Published on July 30th, 2020 | by Emergent Enterprise0
XR5 Quick Case Study: Jill Spaeh, BASF Construction Chemicals Division
The XR5 are five specific questions about the development and delivery of an enterprise XR solution
Today’s Guest: Jill Spaeh, Global VDC / BIM Integration Manager at BASF Construction Chemicals Division
Jill Spaeh is a Global Virtual Design & Construction (VDC) Specialist for BASF’s construction product manufacturer Master Builders Solutions. She is an architect with over 25 years in the industry, holds a Master’s in Architecture with a focus on building physics and is passive house certified. She is part of a network spearheading the global implementation of Virtual Design Construction solutions and Building Information Modeling workflows for the Chemical Construction Industry.
XR1: What was the trigger that initiated your XR project and what metrics did you set in place to confirm that it was successful? (“triggers” might be a specific business problem, a stakeholder request, a desire to pilot a POC, etc.)
At Master Builders Solutions, we have an extensive building information modeling (BIM) object and digital content library for our customers. We wanted to also use the content to further their understanding of our products as well as to the type of projects in which to use them. We used our BIM content in the process of creating the digital twin for the VR immersive experience.
XR2: Can you walk us through your process from concept to completion and talk about how you chose the hardware/software, the team members utilized and any other important requirements?
Beginning in 2015, we began engaging customers with an extended reality (XR) experience at trade shows and customer engagements. Being a global company, we wanted XR experiences that could be easily transported and modified to various languages. We began this effort using Google Cardboard VR goggles. In the beginning, participants would download a mobile app and then later scan a QR-code that would take them to the experience. They would then place their mobile phone into the goggles to view the experience. The Cardboard goggles could then be taken back to their offices and shared with colleagues. When in 2018, with the development of the Global Virtual Design & Construction Network, we quickly saw the connection of BIM content with the use of our tools and how it could fit together with a VR experience.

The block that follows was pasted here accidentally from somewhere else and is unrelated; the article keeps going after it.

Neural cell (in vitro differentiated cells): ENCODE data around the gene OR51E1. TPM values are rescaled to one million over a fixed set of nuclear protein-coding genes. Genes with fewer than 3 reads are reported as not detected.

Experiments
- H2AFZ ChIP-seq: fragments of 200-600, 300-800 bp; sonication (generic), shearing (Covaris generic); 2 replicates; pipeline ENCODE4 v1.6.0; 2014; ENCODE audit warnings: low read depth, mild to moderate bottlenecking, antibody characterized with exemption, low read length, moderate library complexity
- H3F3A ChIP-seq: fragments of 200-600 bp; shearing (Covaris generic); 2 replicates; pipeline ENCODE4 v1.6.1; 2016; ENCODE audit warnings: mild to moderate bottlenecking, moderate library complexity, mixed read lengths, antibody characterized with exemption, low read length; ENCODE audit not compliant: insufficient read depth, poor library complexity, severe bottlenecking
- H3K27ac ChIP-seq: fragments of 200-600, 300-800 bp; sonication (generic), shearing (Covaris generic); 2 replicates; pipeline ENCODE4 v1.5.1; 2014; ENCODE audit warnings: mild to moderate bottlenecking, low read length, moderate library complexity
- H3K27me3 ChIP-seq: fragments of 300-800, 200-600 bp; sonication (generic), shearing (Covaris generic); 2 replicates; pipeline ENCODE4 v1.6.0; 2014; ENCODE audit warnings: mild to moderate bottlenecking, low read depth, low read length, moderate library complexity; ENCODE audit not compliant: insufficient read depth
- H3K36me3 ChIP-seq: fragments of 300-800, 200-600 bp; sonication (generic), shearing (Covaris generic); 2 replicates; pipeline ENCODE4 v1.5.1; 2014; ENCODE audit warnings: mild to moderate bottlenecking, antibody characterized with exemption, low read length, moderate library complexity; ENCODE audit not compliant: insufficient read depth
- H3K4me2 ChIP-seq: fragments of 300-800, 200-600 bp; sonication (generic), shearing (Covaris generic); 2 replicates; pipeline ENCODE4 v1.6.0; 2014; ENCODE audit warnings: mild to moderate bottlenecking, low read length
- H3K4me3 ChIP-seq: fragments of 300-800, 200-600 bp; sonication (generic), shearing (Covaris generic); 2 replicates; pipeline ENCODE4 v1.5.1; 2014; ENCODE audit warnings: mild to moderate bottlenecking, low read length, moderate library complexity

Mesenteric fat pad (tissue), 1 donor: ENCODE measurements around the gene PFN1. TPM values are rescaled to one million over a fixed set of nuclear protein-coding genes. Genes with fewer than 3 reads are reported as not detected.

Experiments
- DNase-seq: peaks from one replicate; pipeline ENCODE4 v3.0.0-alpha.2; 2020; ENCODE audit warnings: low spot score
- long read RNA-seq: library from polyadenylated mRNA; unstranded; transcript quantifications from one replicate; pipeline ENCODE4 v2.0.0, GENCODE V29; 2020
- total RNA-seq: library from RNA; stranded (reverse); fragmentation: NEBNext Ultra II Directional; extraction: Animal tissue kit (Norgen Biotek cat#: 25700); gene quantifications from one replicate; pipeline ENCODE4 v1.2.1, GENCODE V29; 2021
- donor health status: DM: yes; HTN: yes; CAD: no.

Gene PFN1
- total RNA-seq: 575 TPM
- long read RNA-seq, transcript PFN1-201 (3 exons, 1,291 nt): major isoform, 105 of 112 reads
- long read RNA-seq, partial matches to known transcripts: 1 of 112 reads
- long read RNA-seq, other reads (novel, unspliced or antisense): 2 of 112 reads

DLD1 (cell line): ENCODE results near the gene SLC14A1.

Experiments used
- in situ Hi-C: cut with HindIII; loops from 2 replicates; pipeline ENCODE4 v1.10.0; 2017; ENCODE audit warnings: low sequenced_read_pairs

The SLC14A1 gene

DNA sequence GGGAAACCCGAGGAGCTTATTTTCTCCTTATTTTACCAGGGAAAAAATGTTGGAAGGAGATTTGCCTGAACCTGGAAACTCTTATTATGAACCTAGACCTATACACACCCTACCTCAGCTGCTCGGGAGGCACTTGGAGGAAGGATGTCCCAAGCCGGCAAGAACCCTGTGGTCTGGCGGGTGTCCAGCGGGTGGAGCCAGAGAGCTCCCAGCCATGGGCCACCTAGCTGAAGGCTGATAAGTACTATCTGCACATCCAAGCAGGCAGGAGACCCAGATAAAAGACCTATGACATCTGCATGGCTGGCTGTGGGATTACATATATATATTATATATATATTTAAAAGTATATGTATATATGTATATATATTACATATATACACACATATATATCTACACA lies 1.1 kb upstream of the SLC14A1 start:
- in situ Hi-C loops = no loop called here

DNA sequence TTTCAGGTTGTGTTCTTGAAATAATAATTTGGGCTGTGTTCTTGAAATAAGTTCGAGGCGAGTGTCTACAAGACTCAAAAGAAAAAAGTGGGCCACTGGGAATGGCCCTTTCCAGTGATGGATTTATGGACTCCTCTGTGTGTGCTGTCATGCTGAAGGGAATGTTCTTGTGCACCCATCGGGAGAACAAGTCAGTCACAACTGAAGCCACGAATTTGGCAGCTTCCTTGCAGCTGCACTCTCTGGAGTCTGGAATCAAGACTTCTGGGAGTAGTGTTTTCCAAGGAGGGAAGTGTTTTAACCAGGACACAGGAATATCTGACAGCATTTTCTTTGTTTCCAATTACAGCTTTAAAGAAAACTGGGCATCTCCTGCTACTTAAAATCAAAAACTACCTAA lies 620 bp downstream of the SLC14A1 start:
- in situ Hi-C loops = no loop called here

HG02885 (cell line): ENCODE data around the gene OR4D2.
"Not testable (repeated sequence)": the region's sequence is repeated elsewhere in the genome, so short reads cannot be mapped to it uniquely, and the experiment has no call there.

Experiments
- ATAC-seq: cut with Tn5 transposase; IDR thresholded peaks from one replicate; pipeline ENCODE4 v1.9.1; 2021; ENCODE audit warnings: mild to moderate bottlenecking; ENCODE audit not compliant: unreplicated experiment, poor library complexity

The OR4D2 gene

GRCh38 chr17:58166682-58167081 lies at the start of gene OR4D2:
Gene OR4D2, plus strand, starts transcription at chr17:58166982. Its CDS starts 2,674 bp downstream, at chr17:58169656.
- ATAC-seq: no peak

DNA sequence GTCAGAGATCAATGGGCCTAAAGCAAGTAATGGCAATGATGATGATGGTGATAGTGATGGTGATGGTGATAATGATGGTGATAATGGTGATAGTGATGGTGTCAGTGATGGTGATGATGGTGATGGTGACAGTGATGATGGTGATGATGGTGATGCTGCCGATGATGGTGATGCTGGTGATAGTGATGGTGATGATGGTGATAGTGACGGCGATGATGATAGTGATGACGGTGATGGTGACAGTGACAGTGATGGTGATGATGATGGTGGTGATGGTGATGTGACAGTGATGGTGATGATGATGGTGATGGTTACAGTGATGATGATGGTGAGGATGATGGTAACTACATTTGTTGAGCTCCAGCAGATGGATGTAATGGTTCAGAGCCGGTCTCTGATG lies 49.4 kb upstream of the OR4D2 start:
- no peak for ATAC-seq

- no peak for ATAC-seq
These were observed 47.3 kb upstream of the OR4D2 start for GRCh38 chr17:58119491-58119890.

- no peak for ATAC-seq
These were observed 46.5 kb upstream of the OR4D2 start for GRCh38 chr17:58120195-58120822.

The XR project involved from contributions many team members including:
- Colleagues from the sales team directly connected to the products
- A software specialist
- VR consultants
- Global Virtual Design & Construction (GVDC) team members
- GVDC BIM Content Manager
XR3: What steps did you take in order to assure an engaging user experience?
As our tools became more sophisticated, we quickly moved on to developing a more immersive experience using an Oculus Quest VR headset . The main motivation was to show customers and take people on a journey to places that cannot be easily visited due to safety or current facility operational constraints. An equally important goal was to create interest and excitement about our customer tools and a connection to our digital content for BIM workflows. We used the virtual experience to improve the interface between the reality of a site and our legacy of product innovation and technology. This experience was developed through a BIM model in the form of a digital twin. This experience enables a conversation between an architect, owner, and an engineer to see our various technologies and digital content in a setting in which they can compare products, viewing them side-by-side. The immersive experience also provided a cross-generational link and allowed them to gain insights into the functions and problems that arise over the extended use of a facility.